The best part of my day has to be the time between 5 and 6 a.m. I have an 8 a.m. class and an hour drive before I get to work, so I have, ironically, become an early riser. As a teen-ager and young adult, I always worked a third shift job because I was wired to be a late night person. Mornings made me break out in hives....

Living out in the country as we do, we have no near neighbors for more than three miles, if you don't count the monstrousity being built on the ridge which is a summer and vacation home. We are all alone in our little hollow and always will be as I own most of what I see here. Thus, it is quiet here. So quiet that you can hear the cycadas, crickets, deer crashing in the woods, and the turkeys gobble. Woodpeckers live in our bottom meadow and we regularly hear them chipping at the dead trees for a delicious breakfast of fresh bugs.

This morning there is a magical mist on the meadow between the house and the woods which form my southern boundry. It is in this meadow that the does live and the chicken coop is nestled. My potato bed and garden are in the edge of this meadow, so it is a very snuggly feeling to look out and see all this sweeping off to the south. The mist gave everything a feeling that the Irish in me relates with fairies and all things magic between this world and the next.

The dogs sleepily come to breakfast as do the cats. The does low softly, calling 'good morning' to me. Chickens sing their soft song as they slowly wake up and the rooster announces that dawn is nearly here.

I love this time of day because of the sense of promise. The day is fresh, shrouded as my meadow in the mist, wrapped in what Emily Dickinson called "possibility." Once I open my college email, once I get on campus, my day slips away. It is too busy for me. Meetings, students, classes, paperwork, and all the various things that fill the day keep me from even finding time to take a walk. Lunch is often grabbed between writing lab and club meetings. Often, even in the bathroom, a student will ask, "Is that you? I recognize your shoes."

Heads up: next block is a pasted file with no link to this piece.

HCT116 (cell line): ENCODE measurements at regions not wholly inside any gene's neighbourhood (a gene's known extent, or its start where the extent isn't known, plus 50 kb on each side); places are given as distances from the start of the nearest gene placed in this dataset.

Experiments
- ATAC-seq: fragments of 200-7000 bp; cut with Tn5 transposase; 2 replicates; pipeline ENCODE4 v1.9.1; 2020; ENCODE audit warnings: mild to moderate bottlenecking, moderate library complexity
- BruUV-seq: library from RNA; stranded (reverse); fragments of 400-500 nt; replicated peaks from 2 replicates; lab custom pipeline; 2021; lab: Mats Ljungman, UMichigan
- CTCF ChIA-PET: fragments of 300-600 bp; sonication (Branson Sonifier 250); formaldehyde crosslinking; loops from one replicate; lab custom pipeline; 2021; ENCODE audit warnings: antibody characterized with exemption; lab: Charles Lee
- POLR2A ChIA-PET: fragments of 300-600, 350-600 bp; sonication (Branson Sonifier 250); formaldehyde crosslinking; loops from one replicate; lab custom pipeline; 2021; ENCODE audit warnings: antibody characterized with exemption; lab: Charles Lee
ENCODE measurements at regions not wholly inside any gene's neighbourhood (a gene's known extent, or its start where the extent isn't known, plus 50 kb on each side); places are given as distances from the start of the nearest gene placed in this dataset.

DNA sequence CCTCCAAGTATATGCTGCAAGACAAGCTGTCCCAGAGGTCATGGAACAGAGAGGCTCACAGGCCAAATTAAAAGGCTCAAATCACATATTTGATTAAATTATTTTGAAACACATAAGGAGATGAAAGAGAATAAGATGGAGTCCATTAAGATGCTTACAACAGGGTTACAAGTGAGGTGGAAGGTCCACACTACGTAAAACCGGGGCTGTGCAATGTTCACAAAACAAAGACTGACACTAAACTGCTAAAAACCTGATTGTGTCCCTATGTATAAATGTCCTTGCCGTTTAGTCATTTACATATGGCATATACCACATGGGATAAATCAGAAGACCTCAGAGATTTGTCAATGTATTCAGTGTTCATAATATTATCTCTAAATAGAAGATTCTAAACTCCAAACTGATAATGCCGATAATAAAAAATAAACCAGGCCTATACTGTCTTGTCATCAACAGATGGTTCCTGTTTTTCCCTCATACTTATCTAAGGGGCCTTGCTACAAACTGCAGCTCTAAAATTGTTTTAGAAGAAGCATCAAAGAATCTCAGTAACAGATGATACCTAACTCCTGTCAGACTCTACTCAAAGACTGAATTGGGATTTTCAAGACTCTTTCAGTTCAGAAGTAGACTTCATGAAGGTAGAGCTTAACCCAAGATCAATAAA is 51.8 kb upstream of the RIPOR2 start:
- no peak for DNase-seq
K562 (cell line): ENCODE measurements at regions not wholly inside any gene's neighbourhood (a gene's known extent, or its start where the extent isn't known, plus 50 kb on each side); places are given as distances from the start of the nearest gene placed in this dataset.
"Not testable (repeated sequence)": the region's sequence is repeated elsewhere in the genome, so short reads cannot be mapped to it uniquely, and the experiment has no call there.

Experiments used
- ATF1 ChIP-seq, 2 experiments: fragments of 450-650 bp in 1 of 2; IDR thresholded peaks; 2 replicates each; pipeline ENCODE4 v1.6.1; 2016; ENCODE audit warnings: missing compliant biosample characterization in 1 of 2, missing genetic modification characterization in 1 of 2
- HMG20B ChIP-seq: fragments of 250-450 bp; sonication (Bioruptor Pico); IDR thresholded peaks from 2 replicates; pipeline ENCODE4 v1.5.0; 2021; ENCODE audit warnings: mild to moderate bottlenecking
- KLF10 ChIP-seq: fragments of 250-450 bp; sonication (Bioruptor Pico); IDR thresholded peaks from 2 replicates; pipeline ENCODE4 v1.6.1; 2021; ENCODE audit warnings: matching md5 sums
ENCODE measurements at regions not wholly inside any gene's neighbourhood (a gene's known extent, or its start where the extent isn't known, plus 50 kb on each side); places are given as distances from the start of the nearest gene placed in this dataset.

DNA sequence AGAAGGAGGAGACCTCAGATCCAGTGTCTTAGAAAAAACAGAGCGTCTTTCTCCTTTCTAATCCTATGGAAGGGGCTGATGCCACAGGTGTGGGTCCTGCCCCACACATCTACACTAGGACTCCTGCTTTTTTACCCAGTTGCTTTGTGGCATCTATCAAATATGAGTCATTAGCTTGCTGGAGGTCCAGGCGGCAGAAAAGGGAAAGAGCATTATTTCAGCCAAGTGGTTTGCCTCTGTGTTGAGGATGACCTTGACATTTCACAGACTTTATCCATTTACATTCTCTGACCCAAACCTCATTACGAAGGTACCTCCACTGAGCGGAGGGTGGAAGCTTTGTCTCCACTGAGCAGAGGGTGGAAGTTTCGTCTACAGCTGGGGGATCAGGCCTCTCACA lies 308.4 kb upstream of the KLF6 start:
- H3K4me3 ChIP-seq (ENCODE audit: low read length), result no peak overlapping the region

And yet, between 5 and 6 a.m., my life is quiet. I sit with my friend, God, and we talk for a little bit. I savor my breakfast and day dream of quiet summer mornings, crisp fall mornings, promised snow days, and spring break. I build my castles in the air. And, until the sun melts the mist, my life is my own.

Tuesday, September 1, 2009

Grandma's Frugal

Yesterday I went with a friend to a local restuarant for a baked potato and, while we were talking, our favorite server rushed past, arms and hands full. Just as she turned the corner, down went her apron -- right to her feet. She stopped to look at it and I laughed out loud. Then we all, my friend, the other servers and I, all just roared and I giggled, "Lucky it wasn't your pants!"

This got us to talking about funny wardrobe malfunctions that we have all had when I remembered my Great-Grandmother Gunter. She was Scot-Irish and that alone should tell you how very "careful" she was with a penny, much less a dollar. While she was a terrible housekeeper and cook (except Irish soda bread, for crying out loud), she would walk five miles to see a good horse or fight. She would have her shoes resoled until there was nothing to attach the new sole to.

Once, when I was quite small, maybe six or seven, we were in downtown Mt. Airy (think: Mayberry) and walking past Rose's when, Grandma's panties fell down around her ankles! Seems that she had worn them until the elastic was gone and she had tied a knot in them to keep them up. But, as she had walked, the knot worked out and, whosh, down they came! She stood there for a minute looking down; then, she looked around. Carefully, she stepped out of her drawers, took one shoe, looped a leg opening around the toe, and kicked them under the Chevy parked on the street. Then, tucking her purse under her arm, she said in her terse, Scot-Irish accented voice, "Let's go, wee one."

I dared not giggle.... until I got home.

Grandma went home to the Lord more than 40 years ago, but I can still see those panties wadded up on the ground and her stepping out of them. I guess it is a small wonder that she didn't pick 'em up and tuck them in her purse for 'next time!'

What is your favorite wardrobe malfunction?